29.01.2021, 05:45

Vietnam stock market sees worst single-session loss since 2001

Vietnam stock market sees worst single-session loss since 2001
  • Stock market sees the worst single-session loss since Vietnam began trading stocks in 2001 as VN-Index freefalling
  • Vietnam’s stock market had been growing faster than the general economy as a warning
  • Visit Vietnam Insider’s homepage for more stories

The VN-Index plummeted 6.67 percent, or 73.23 points, to 1,023 points Thursday, the worst single-session loss since Vietnam began trading stocks in 2001, VNExpress reported.

The Ho Chi Minh Stock Exchange (HoSE), on which the VN-Index is based, had never seen so much red as 478 of its tickers lost and only 20 gained. Out of these, a record 276 tickers hit their floor prices, the lowest they could go in a trading day.

Total trading volume hit $793.1 million (VND18.4 trillion), above average for a trading day on HoSE in the past month, and nearly four times higher than the past-three-year average, before markets were rocked by the Covid-19 pandemic.

Thursday’s session was one of four major losses Vietnam’s benchmark index had endured in the past month. On January 19, the market sank 5.11 percent, but recovered in the three sessions thereafter.

On Tuesday, it slumped 2.57 percent, and on Wednesday, even further at 3.43 percent.

Reports from securities firms in the final quarter of last year had warned Vietnam’s stock market had been growing faster than the general economy. The Covid-19 pandemic had caused other investment channels such as real estate, savings, and commerce to lose their attraction, with investors instead putting their money to work in equity markets.

This money had inflated trading volume to historical peaks, from around VND3-5 trillion daily between 2018-2019 to as high as VND14 trillion by the end of December. With the VN-Index steadily recovering from its March 2020 nadir of 662 points, at the height of the first Covid-19 wave, new investors flocked to the market to catch an uptrend that seemed to have no end.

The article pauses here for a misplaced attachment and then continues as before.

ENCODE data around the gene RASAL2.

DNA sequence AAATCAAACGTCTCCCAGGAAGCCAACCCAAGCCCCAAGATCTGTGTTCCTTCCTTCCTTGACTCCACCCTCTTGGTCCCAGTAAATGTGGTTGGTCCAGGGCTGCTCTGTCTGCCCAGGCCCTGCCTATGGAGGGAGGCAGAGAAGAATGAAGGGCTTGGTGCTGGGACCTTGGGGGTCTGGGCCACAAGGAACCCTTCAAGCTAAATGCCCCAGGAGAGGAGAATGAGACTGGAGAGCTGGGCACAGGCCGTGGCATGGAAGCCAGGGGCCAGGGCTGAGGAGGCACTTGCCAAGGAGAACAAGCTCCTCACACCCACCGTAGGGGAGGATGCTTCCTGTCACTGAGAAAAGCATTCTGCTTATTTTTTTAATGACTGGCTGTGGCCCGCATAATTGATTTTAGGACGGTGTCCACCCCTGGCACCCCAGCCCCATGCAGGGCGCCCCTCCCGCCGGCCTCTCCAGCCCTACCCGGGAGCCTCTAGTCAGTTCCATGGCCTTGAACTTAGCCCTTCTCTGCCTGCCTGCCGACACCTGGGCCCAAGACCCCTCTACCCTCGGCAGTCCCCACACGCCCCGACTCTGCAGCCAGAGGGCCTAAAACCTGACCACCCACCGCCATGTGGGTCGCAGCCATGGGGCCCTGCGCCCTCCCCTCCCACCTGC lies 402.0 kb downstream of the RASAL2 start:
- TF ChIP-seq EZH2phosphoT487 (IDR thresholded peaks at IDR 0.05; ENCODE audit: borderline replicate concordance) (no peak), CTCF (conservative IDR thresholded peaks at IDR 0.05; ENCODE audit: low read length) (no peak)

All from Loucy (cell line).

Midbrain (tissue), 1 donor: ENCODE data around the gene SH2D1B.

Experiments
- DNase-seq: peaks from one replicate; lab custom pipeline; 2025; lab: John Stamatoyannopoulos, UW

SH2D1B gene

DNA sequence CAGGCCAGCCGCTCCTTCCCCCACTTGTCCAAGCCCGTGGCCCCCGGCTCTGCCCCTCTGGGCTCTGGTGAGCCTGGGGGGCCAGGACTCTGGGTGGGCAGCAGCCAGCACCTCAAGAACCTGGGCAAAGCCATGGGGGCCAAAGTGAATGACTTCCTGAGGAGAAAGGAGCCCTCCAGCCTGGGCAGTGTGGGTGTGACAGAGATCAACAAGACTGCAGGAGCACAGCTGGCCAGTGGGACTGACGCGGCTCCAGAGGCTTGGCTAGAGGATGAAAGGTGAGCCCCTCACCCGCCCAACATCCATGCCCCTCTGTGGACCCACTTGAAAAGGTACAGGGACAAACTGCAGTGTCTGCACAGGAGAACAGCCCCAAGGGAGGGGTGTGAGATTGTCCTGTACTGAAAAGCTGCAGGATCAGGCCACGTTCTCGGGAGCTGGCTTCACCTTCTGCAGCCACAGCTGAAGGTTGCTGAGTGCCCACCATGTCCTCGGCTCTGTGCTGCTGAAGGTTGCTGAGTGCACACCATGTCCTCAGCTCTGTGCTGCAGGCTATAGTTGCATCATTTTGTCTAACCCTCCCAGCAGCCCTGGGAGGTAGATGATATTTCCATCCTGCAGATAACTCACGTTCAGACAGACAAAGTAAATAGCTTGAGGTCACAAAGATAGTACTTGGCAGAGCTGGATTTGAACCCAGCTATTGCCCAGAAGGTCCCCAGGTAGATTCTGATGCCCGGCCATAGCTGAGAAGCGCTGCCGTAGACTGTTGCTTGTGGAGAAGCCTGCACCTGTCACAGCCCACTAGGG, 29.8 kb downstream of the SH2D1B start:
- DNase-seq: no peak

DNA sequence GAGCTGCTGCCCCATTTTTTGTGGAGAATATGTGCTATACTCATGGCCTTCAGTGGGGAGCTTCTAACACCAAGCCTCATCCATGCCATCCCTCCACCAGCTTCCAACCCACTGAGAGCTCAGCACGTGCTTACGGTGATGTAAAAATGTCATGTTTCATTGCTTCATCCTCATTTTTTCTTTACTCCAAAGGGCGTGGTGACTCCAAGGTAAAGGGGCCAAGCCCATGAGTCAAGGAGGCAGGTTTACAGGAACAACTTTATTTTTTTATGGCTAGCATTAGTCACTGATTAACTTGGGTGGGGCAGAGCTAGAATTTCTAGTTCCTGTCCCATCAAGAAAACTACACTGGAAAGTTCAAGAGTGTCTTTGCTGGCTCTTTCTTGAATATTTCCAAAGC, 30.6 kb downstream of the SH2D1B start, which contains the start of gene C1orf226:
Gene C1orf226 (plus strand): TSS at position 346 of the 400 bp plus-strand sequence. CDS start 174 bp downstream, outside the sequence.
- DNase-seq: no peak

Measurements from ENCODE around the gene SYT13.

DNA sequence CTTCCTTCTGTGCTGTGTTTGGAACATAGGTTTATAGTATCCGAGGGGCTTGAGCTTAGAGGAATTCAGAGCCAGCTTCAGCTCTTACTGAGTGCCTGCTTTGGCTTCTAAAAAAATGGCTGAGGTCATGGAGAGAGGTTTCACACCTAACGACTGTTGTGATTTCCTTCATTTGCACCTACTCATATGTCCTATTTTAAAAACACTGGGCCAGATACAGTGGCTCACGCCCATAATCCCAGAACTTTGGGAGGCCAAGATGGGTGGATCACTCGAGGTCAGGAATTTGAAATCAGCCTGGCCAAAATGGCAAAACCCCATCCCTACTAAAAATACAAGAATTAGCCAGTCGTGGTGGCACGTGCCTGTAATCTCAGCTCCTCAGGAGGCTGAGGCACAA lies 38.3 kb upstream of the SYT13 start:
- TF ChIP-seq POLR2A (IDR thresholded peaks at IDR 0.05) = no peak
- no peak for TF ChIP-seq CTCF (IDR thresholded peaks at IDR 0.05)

However, these new investors, with little experience, lack of market information and discipline, tended to follow whatever the market was doing, and could easily panic-sell when the market turned. This situation was exacerbated when over-optimistic investors increasingly used margin tools to maximize gains, analysts said.

“The market has not had any significant correction after the outbreak of Covid-19 in Vietnam. Investors have therefore not endured major losses, so have little experience behaving in special circumstances like this,” said Hoang Thach Lan, head of investment advisory at brokerage VDSC, referring to panic selling seen during Thursday’s session.

The VN-Index began freefalling at the start of the session, losing 55 points on news of Vietnam’s first two intra-community Covid-19 cases in two months, falling further in the afternoon session when authorities announced 82 more cases.

At the close, the VN30-Index for the stock market’s 30 largest caps sank 6.73 percent, with 29 stocks losing and one gaining. A total 28 stocks in this basket sank to their floor prices.

Only EIB of private lender Eximbank gained 2.3 percent, while NVL of real estate developer Novaland fell 6.7 percent, slightly short of its lower circuit.

Foreign investors seem to be taking the opportunity to bottom fish, scooping up VND482 billion worth of shares, the biggest net buy they have made in nearly two weeks, focusing on HPG of steelmaker Hoa Phat Group, VHM of real estate developer Vinhomes, and STB of private lender Sacombank, all of which floored.

The HNX-Index for the Hanoi Stock Exchange, home to mid- and smaller caps, also plunged 8.03 percent, while the UPCoM-Index for the Unlisted Public Companies Market sank 7.17 percent, according to VNExpress.

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